Possessing no power to stop the horror, I sat and watched my sons lose their battle for freedom. The prosecutor had only circumstantial evidence and non-credible witnesses. Junior's court-appointed attorney entered proof that evidence had been tampered with and some was even "misplaced." The probation report was a total fabrication, stating that Junior was in and out of Juvenile Hall and a drug abuser. Neither of my sons had ever spent one day in Juvenile Hall, and, to my knowledge, neither abused drugs. Yet twelve middle-aged white jurors convicted Junior of second-degree murder. I wondered, "Who are these people?" They certainly are not peers of my son. "What right did they have to say that my twenty- year-old son must spend the rest of his life in prison?" At that moment I knew what real hate felt like, because at that moment I actually hated those twelve white faces. These jurors were selected from the outlying areas of Stockton where white supremacy groups, such as the Ku-Klux-Klan, had taken residence. Blacks were neither wanted nor accepted. The jury's sole purpose in that courtroom was to relieve another young black man of his freedom, thereby ensuring a conviction for the prosecution.

As Junior awaited his sentence, housed in the county jail, Dewayne continued to fight the uphill battle to retain his freedom, from the first floor of the county courthouse . . . . His case was one of deceit and just plain outright disregard for law and justice on the part of the officiating panel. For us (his family), it was a time of hope and encouragement that maybe this time justice would be served.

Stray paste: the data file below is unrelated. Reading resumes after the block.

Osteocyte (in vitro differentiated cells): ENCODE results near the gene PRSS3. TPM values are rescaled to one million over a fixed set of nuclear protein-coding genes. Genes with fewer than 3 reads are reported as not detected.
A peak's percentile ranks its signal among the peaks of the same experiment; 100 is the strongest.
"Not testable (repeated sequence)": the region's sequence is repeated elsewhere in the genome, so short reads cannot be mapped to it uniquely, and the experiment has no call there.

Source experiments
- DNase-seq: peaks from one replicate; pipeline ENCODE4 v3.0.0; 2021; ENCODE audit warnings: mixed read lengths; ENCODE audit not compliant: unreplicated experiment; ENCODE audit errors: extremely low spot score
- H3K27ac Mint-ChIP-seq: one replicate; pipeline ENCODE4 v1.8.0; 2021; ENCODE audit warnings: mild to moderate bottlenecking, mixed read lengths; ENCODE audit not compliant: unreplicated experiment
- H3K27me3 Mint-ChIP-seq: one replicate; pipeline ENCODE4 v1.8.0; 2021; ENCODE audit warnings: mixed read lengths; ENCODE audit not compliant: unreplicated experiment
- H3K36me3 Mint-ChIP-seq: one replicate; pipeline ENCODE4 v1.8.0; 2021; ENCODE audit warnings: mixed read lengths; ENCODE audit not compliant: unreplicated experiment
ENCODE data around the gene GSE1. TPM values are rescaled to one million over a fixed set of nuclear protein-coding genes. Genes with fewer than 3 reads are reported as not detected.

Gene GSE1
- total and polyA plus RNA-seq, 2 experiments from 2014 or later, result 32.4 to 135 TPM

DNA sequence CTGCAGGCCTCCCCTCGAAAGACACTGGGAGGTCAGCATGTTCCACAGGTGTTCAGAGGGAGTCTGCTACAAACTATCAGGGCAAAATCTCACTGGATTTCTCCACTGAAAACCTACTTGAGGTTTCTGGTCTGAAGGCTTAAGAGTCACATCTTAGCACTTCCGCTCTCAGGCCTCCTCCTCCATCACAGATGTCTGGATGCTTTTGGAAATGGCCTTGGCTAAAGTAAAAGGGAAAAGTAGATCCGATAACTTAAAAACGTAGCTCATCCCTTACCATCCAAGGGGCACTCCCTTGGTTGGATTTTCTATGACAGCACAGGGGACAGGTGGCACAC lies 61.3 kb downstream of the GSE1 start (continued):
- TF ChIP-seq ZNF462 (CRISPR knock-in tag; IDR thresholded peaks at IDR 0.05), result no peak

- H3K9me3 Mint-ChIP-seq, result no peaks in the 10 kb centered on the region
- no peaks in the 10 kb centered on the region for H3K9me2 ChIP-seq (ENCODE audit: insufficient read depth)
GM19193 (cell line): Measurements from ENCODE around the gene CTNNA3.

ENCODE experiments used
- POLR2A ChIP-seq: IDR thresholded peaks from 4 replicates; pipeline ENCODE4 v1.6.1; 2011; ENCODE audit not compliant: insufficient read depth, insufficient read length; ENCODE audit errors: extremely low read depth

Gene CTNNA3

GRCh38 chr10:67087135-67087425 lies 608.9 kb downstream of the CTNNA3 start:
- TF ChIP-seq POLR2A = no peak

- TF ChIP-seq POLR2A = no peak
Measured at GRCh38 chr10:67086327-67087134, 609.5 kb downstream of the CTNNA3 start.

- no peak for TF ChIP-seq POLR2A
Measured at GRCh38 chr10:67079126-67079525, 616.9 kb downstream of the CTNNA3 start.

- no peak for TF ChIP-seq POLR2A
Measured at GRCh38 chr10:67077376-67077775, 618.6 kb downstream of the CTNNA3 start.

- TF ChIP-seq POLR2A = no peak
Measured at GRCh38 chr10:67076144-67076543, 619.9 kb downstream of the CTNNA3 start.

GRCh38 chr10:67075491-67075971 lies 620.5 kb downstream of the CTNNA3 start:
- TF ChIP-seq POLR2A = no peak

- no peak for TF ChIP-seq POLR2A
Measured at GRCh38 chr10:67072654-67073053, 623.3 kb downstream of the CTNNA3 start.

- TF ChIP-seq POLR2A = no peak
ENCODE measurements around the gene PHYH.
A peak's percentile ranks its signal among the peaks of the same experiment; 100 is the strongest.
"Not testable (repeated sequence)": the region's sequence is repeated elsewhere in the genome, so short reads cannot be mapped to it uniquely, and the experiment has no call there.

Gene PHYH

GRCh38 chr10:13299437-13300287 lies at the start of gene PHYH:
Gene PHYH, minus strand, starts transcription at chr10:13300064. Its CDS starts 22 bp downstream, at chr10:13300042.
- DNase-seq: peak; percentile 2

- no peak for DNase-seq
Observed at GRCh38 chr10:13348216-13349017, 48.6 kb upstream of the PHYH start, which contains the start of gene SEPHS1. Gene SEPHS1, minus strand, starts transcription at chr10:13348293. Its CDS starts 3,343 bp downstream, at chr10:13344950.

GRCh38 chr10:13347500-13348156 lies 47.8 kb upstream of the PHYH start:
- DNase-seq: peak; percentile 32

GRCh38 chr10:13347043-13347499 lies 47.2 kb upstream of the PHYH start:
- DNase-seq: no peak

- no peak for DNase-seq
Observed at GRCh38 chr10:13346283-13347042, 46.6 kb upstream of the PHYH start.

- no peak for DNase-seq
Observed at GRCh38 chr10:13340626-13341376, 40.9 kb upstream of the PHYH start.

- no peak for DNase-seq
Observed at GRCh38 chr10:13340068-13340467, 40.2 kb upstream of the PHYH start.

Both cases had at one time been dismissed for lack of evidence and witnesses. However, the district attorney elected to re-try both cases. The law states that if this action occurs twice on the same case, all charges must be dropped against the accused. After days of deliberation, the ten white and two black jury members stated they were unable to reach a collective decision: a hung jury. Dewayne should have been immediately released. Instead, the presiding judge went on "vacation;" therefore, no decision could be made pertaining to Dewayne's release. A two-day vacation and the judge returned. It was enough time for the undecided jurors to be prepped and instructed. We were not surprised as the jury rendered a unanimous decision . . . guilty of murder in the first degree. Time stood still. Emotions ran high. We had lost the war. For my lack of financial security to obtain adequate legal counsel, my sons would now call a California prison "home."